Toddlers making sense of the world and discussing amongst their stuffed animal friends

I hope one day, when Kaia is in elementary school, middle school, high school, and an adult that I will not forget her cute toddler moments, soaking in all her surroundings and making sense of the world. Being able to watch her grow every day and develop in the most seemingly small ways has been beyond rewarding, more fun and exciting than I’d ever really thought about when I was trying to conceive and when I was pregnant. It is actually even more exhilarating now than theoretically, which is saying quite a lot. But it’s not even just witnessing and being a part of her growth and development that is so amazing; it is also being forced into a moment with her and ultimately enjoying and living in that moment that is so great. As adults, we always have so many things on our plates, things to worry and stress over, things to plan for in the next day, week, month, year, that we often forget to really enjoy and be in a single moment. But toddlers, given how developed their brains are, fully and completely live in the moment; they have no conception of tomorrow or any future. And for us to really enjoy this time with them, we, too, must live in the moment. Otherwise, this time will pass, and soon, they will be grown adults who don’t want to spend as much time with us or cuddle with us anymore.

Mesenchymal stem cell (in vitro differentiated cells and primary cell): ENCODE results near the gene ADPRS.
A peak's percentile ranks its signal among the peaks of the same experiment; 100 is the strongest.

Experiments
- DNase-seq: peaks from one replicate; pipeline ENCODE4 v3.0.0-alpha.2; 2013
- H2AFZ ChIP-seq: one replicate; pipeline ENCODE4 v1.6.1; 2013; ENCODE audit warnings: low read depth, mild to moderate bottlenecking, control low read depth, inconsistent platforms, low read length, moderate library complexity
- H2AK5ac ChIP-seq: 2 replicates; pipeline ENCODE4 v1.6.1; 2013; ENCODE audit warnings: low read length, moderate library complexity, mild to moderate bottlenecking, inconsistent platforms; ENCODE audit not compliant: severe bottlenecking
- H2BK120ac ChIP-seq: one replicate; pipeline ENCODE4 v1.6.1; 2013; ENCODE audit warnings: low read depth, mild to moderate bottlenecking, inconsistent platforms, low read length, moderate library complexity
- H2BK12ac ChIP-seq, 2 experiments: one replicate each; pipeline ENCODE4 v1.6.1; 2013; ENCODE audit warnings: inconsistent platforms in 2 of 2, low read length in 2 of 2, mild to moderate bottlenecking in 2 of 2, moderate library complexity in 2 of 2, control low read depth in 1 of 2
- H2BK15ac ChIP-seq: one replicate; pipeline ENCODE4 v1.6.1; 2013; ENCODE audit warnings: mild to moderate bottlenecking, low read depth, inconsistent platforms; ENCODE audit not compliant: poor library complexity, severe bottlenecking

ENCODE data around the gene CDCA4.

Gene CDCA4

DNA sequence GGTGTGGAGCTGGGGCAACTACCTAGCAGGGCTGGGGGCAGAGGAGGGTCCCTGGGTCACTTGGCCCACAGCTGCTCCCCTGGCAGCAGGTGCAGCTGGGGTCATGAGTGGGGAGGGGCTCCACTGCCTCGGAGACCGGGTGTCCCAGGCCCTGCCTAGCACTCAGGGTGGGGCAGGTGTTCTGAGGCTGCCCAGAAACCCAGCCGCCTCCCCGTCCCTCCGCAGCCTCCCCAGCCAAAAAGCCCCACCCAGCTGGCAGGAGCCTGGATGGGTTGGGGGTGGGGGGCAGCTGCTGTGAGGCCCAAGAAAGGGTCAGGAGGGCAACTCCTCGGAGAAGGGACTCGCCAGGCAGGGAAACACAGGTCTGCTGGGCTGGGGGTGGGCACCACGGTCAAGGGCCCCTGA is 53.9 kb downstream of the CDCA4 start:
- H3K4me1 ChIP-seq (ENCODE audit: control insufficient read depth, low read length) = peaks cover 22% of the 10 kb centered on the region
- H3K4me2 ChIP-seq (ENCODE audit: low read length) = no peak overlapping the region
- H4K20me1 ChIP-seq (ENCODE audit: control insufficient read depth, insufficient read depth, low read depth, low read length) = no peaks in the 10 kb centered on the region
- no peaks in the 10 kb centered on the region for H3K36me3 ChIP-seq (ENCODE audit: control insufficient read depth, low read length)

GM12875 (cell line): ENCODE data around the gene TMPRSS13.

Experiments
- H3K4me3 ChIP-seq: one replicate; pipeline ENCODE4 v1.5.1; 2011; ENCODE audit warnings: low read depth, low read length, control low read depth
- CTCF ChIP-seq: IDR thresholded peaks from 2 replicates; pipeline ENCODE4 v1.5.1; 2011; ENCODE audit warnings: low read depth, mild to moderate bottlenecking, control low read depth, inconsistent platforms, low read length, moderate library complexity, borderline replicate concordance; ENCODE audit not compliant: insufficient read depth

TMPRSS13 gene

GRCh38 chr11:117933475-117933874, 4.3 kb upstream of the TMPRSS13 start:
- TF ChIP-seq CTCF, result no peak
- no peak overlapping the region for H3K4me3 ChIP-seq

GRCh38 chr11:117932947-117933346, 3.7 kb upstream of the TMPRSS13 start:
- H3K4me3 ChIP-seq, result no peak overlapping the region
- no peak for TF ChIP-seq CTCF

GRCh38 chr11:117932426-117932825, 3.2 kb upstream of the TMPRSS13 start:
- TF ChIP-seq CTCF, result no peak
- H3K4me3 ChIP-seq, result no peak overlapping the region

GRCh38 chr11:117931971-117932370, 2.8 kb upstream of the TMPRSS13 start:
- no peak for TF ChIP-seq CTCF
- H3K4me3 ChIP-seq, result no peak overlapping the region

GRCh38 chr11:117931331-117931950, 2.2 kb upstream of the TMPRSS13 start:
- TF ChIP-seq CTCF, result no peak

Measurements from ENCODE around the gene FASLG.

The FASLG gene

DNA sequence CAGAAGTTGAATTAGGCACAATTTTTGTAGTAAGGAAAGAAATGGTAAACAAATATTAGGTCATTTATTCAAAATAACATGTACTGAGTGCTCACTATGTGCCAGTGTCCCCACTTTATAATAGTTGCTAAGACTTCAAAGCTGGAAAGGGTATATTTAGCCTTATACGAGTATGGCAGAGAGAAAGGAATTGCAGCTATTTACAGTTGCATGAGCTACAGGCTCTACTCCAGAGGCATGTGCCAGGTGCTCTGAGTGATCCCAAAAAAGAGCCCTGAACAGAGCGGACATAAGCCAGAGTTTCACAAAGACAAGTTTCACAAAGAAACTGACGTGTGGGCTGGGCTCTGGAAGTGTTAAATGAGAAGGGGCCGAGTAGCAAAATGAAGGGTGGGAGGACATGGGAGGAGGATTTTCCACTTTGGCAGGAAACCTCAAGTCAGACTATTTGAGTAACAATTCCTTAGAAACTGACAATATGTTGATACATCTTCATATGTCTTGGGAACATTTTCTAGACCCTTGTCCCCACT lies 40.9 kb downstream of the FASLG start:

One of the things I love most is being in the same room or the room next door to where Kaia is when she’s playing with her stuffed animals. I love listening to what she says to them and how she addresses them. Her mouse stuffed animal is named RaRa (she named the mouse after I asked her one day), and she wears a red sweater with a button. She was telling RaRa today that it was time to get ready for bed.

“Okay, time to go to sleep, RaRa mouse!” Kaia declared while climbing onto her bed and grabbing RaRa. “Xi zao (take a bath), shua ya (brush teeth), shu tou (comb hair), suck nose. Do you want to take off your sweater? I help you take off your sweater for bed.”

I looked over at her, and she glanced back at me and stopped talking, but she continued to try to remove RaRa’s red sweater. She then moved onto her kangaroo, which holds an Australian flag that you can remove. She patted the kangaroo gently on his head and back and said, “Kangaroo, are you all done with your flag? Can I have it?” Then, she proceeded to take the flag away from the kangaroo and play with the flag.

A few mornings this week, I’ve taken Kaia to school, which means I also get to see her teacher. She’s usually not there at pickup since she leaves at 4:30 given her schedule. So it’s an opportunity to ask how Kaia is doing and to hear anything interesting she wants to share. Her teacher told me that Kaia is constantly chatting with her and all the kids all day long: she is a true chatterbox. And she’s very helpful and supportive to the teachers as well as her classmates. When other kids are upset or having tantrums, Kaia goes to them and tells them, “It’s okay, (insert name). Don’t cry. Do you want to go over there and take a break?” Sometimes, she even offers them a hug or to hold their hand.

My baby is blossoming into this sweet, empathetic, caring human. I could not be prouder.

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